1. Crystal meth is a global phenomenon.
Around 13 million Americans have tried crystal meth, a drug that gives an intense crack-like high, but which lasts far longer. In the US its ubiquity among poor, rural communities in the mid west has led it to be nicknamed the ‘white trash’ drug. It is also popular in the Czech Republic, South Africa, South East Asia, Australia and New Zealand.
2. However, in Britain, more people take old-school hippy drug LSD than meth.
Home Office statistics show that only around 17, 000 people used methamphetamine (either in its powder or its more potent crystal form) in the last year. This compares to two million who had used cannabis, 627, 000 who had used cocaine, 120, 000 who had used ketamine and 55, 000 who had used LSD in the last year. Crystal meth-related deaths, arrests, convictions and seizures in Britain are extremely low.
3. It’s quite popular in the gay clubbing world.
Around one-fifth of clubbers on the London gay scene have tried methamphetamine in some form. But more worrying for drug agencies is the rising trend of ‘slamming parties’ – lengthy gay orgies fuelled by Viagra and injecting crystal meth, which reduces inhibitions and prolongs sex. The parties, which often involve unprotected sex with nearby strangers who are invited using mobile apps such as Grindr, have sparked a rise in gay men addicted to the drug and a jump in gay drug users who are testing positive for HIV.
4. And it’s in the news at the moment thanks to the ‘Crystal Methodist’.
Initially, Paul Flowers, the Methodist minister and former Co-op Bank chairman arrested after being caught on camera allegedly buying crystal meth along with a host of other illegal drugs, seems an unlikely user. But text messages unearthed by the Mail On Sunday, which carried out the investigation, revealed he hung out with dealers and rent boys who were involved in the ‘slamming’ scene.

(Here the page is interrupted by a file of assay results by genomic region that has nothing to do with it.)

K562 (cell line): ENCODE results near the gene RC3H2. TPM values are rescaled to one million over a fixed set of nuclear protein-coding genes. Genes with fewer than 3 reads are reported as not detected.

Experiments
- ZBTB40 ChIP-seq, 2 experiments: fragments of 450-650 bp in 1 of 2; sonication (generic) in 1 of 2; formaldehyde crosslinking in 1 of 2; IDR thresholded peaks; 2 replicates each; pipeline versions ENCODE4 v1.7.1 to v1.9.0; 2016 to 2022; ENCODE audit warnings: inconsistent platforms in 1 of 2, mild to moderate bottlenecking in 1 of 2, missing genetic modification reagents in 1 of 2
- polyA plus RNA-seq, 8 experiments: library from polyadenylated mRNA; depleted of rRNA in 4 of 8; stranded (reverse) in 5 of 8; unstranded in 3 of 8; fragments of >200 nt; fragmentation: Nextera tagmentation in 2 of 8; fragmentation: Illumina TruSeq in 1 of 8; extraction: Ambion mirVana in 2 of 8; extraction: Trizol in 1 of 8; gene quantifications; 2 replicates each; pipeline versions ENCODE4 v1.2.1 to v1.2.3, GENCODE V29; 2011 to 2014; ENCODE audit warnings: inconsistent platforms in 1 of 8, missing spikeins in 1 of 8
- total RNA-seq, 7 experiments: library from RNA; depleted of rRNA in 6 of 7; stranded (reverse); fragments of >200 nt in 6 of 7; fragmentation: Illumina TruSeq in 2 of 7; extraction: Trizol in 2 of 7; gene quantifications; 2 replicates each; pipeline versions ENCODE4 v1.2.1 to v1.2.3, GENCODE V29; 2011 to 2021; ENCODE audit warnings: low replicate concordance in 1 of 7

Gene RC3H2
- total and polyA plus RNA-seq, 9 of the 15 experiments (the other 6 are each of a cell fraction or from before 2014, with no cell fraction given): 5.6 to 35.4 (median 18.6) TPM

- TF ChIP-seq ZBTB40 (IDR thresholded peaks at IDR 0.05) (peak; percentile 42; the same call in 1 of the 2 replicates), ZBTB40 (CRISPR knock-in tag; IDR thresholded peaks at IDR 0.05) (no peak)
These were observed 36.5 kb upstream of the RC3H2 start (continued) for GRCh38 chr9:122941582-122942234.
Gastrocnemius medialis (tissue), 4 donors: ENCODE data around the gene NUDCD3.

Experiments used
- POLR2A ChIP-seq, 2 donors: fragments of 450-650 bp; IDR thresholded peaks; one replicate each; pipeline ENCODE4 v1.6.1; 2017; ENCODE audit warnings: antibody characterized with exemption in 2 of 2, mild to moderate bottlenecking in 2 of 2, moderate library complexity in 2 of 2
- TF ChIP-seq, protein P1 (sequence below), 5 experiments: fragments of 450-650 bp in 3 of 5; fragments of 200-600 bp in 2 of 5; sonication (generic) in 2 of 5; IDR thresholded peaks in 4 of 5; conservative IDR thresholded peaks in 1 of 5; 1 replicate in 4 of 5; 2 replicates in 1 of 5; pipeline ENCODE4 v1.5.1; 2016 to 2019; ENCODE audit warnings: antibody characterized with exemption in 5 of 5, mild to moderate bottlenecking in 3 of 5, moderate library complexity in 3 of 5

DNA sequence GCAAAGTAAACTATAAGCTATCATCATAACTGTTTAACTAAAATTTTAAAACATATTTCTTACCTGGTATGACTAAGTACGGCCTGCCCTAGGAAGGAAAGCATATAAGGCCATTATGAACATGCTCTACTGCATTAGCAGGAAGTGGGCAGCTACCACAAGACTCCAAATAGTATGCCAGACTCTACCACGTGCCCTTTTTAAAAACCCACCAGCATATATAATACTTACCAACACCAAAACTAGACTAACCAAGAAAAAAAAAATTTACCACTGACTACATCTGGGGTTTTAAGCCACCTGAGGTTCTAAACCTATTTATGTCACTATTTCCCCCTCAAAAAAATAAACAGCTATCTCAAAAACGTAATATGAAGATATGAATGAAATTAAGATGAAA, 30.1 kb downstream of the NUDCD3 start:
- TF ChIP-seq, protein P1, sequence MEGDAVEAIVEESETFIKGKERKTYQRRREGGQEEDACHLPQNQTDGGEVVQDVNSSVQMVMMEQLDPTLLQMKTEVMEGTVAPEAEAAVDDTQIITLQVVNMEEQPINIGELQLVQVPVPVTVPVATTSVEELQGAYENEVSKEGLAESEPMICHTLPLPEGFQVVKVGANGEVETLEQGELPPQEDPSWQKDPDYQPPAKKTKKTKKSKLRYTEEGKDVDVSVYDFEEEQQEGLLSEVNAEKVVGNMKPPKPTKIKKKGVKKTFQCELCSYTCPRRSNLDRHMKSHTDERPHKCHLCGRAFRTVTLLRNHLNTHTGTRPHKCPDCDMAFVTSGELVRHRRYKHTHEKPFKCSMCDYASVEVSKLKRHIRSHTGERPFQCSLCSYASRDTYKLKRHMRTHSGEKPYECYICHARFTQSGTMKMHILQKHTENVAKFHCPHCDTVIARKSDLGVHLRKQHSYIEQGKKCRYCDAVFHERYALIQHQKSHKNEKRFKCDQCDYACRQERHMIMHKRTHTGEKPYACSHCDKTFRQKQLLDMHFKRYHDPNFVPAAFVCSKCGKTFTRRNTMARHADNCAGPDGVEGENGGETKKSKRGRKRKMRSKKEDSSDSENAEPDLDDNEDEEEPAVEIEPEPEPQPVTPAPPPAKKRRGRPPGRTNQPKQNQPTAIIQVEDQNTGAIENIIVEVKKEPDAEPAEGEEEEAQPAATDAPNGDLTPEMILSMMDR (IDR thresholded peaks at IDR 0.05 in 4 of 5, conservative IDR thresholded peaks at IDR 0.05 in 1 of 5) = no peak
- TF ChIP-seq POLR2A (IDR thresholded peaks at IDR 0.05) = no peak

5. But is there a meth epidemic in Britain? No.
Many times in the last decade the British media have excitedly heralded the start of a British crystal meth epidemic, only to be let down by the truth. Even so, newspapers will use any excuse to wheel out the ubiquitous Faces Of Meth mug shots from Multnomah County sheriff’s office in Oregon. When asked why he was printing another false crystal meth epidemic story, one Sun journalist admitted that it was “just a good opportunity to reprint those before and after pictures of meth addicts because our readers love ‘em”.
6. So why is it not taking off?
Methamphetamine in powder and pill form has been around in Britain since the 1970s, but has never taken off in the way other amphetamine-based drugs have. Experts say it has not caught on here because of the cheapness and good availability of cocaine and other stimulant drugs including ecstasy and now mephedrone. Crystal meth is a DIY drug generally produced and sold in areas with limited access to cosmopolitan dealing hubs. Hence in the US, crystal meth is far more popular in the mid-west than it is in New York.
7. And our crack using population, the most likely meth adopters, hate it.
Even though crack, cocaine and heroin purity is falling, a fact that police chiefs feared would result in a meth epidemic, most of Britain’s problem drug users have decided to stick with using crack and heroin in tandem, as most have done since the mid 1990s. In 2006 in Hastings a group of nine crack users accidentally bought crystal meth instead of their favourite tipple. “They had bought it by accident and they hated it,” said their drug worker. “They had resorted to chewing cardboard all night because they were not coming down.”
8. Do we have our own meth producers? Is there a British Walt and Jesse?
Not quite. The first meth lab in Britain was discovered in a bungalow on the Isle of Wight in 2005. Timothy Morgan, 41, became the first person in the country to be convicted of making crystal meth, which he also cooked from the boot of his BMW. But his business plan failed as he could not find any dealers to sell his product. Since then only six police forces in the country have found a meth lab. In the most recent incident in October, police found a makeshift meth lab, pictured above, in Weston-super-Mare.
9. In fact, there are more toy meth labs in Britain than real ones.
Spoof Lego company Citizen Brick caused outrage in September for its build your own meth lab toy which the Daily Mail branded an “inappropriate plaything”.
However, traffickers still see a future in the UK market for crystal meth. Last year saw a 400% rise in the number of methamphetamine seizures made by the UK Border Agency. So the drug most feared by police and drug treatment agencies still waits in the wings.